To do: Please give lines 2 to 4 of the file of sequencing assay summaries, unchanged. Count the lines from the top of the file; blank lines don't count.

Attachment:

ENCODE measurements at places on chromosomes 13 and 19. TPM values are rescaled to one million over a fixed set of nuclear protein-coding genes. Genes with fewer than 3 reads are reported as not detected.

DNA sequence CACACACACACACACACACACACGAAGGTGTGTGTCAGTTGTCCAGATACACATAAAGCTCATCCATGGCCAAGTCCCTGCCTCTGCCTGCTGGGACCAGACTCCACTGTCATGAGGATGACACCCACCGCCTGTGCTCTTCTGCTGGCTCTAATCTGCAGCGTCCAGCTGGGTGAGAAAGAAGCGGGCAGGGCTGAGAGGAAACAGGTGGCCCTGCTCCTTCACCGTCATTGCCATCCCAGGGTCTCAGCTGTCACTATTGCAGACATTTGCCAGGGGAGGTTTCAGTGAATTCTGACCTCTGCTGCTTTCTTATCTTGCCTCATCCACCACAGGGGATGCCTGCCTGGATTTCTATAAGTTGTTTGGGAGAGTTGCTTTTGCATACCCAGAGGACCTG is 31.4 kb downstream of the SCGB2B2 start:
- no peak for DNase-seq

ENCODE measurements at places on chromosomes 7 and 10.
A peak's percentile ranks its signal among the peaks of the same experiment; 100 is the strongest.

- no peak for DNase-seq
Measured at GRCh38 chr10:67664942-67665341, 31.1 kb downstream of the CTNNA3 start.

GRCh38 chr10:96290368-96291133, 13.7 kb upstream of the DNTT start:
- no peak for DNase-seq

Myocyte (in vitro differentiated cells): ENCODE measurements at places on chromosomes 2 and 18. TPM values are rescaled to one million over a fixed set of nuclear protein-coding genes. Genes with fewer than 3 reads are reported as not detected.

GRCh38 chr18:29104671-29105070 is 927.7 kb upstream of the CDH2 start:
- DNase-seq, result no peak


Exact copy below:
DNA sequence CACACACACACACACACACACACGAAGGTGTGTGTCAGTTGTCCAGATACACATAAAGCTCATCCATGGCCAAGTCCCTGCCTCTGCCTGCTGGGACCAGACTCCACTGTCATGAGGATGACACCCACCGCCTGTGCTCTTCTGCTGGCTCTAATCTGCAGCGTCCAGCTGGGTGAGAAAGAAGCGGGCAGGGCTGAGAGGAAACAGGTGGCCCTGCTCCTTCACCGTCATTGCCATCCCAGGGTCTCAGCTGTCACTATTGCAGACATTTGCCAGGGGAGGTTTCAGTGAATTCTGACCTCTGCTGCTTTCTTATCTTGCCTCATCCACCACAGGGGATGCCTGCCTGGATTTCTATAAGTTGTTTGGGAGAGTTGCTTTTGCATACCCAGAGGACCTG is 31.4 kb downstream of the SCGB2B2 start:
- no peak for DNase-seq

ENCODE measurements at places on chromosomes 7 and 10.